Every Friday, I share a website (or app) that I’ve heard about, checked into, gotten excited to use. I hope you enjoy it as much as I do.
4th and up
I’ve heard about this website for several years, but never shook its hand until I offered it to my fifth graders. To support their IB Exhibitions (a summative event required in IB schools at the end of 5th grade), I asked them to work in groups of 3-4, learn a Web 2.0 communication tool (click to see their choices and more detail on the lesson plan), and then teach it to their classmates. Truth, I was flipping the classroom. Many of the online tools I haven’t used myself, not for lack of interest, but because I haven’t had time.
Animoto became one of the stand-out lessons. Students collect images on a theme (in their case, a global issue like world hunger or deforestation), add music and words and tell the story with a multimedia approach. As its by-line says, Animoto is ‘fast, free, and shockingly easy’ with a collection of beautiful templates that will appeal to everyone. All of us students were impressed.
Animoto is free to use (after setting up an account) with the ubiquitous ‘pro’ version that offers upgrades.You sign in, select a theme, select pictures, music, videos from your collection or the website’s, add text to emphasize the message and render. A note about text: As with Twitter, you can’t type too much. This preserves the video being a multimedia event, not a visual report.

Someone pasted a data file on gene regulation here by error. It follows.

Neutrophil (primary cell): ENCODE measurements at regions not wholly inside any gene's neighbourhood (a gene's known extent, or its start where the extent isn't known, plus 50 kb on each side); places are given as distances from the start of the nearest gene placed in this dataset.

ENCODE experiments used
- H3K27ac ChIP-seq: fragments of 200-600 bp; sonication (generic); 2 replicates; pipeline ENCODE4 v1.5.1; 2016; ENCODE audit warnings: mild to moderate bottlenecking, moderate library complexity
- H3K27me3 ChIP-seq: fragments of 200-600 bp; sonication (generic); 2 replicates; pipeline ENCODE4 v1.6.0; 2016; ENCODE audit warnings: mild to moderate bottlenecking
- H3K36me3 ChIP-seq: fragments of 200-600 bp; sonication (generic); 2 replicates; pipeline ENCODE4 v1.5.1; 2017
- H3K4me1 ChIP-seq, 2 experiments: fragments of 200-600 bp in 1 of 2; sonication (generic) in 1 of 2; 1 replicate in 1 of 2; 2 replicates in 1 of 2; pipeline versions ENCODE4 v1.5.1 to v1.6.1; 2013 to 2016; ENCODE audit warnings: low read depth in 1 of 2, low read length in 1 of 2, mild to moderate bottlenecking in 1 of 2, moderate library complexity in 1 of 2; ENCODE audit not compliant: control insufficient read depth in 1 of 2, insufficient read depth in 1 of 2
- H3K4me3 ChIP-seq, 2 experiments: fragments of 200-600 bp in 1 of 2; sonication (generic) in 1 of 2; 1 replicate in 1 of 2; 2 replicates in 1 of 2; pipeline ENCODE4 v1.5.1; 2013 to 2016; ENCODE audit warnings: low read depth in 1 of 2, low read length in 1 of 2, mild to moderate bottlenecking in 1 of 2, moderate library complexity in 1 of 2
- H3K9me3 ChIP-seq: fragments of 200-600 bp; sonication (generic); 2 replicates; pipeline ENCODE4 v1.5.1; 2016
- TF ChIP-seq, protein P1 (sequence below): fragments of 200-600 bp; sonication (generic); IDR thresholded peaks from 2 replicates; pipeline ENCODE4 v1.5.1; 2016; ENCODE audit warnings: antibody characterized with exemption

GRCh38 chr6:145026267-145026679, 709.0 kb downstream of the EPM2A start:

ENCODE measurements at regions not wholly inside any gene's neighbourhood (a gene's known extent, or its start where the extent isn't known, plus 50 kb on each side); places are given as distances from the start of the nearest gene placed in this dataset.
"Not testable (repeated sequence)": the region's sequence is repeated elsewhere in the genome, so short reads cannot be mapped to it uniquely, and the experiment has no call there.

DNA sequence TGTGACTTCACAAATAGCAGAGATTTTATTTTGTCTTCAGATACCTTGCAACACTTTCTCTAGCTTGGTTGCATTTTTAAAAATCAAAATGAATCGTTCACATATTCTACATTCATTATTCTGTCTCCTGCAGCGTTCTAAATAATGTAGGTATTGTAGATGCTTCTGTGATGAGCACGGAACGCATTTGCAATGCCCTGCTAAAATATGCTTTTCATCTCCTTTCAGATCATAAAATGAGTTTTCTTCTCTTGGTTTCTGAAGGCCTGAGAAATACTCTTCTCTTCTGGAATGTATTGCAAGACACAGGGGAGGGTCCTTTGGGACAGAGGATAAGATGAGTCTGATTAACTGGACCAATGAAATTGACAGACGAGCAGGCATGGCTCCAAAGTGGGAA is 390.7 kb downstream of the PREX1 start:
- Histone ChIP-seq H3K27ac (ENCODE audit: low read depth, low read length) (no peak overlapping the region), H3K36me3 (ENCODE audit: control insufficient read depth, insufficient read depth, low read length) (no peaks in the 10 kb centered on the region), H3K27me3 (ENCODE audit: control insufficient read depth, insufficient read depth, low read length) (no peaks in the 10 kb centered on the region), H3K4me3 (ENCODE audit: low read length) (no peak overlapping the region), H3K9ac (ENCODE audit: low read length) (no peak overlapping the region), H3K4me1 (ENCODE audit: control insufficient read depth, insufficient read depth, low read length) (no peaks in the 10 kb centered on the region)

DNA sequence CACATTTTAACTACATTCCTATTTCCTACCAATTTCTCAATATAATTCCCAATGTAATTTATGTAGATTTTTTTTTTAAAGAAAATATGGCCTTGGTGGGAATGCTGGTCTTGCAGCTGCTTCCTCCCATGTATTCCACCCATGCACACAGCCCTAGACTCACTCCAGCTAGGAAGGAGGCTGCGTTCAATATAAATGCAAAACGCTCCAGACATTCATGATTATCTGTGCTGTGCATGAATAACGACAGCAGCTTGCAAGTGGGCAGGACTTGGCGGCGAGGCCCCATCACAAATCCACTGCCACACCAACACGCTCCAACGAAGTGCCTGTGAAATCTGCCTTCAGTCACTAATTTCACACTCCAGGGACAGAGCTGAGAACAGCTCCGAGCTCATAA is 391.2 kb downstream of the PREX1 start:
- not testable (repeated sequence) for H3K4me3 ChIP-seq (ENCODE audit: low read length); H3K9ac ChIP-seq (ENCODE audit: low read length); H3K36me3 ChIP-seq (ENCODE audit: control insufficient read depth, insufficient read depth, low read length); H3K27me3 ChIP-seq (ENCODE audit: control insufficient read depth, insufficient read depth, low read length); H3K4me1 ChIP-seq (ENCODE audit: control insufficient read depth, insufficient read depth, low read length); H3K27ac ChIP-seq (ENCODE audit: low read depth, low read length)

When you’re done, the video is rendered and available to be embedded in a website, blog or wiki, uploaded to YouTube, or viewed on Animoto’s website with a link.
I’d love to hear lesson plans you’ve used that include Animoto. Please share in the ‘comments’ section.
Jacqui Murray has been teaching K-18 technology for 30 years. She is the editor/author of over a hundred tech ed resources including a K-12 technology curriculum, K-8 keyboard curriculum, K-8 Digital Citizenship curriculum. She is an adjunct professor in tech ed, Master Teacher, webmaster for four blogs, an Amazon Vine Voice, CSTA presentation reviewer, freelance journalist on tech ed topics, contributor to NEA Today, and author of the tech thrillers, To Hunt a Sub and Twenty-four Days. You can find her resources at Structured Learning.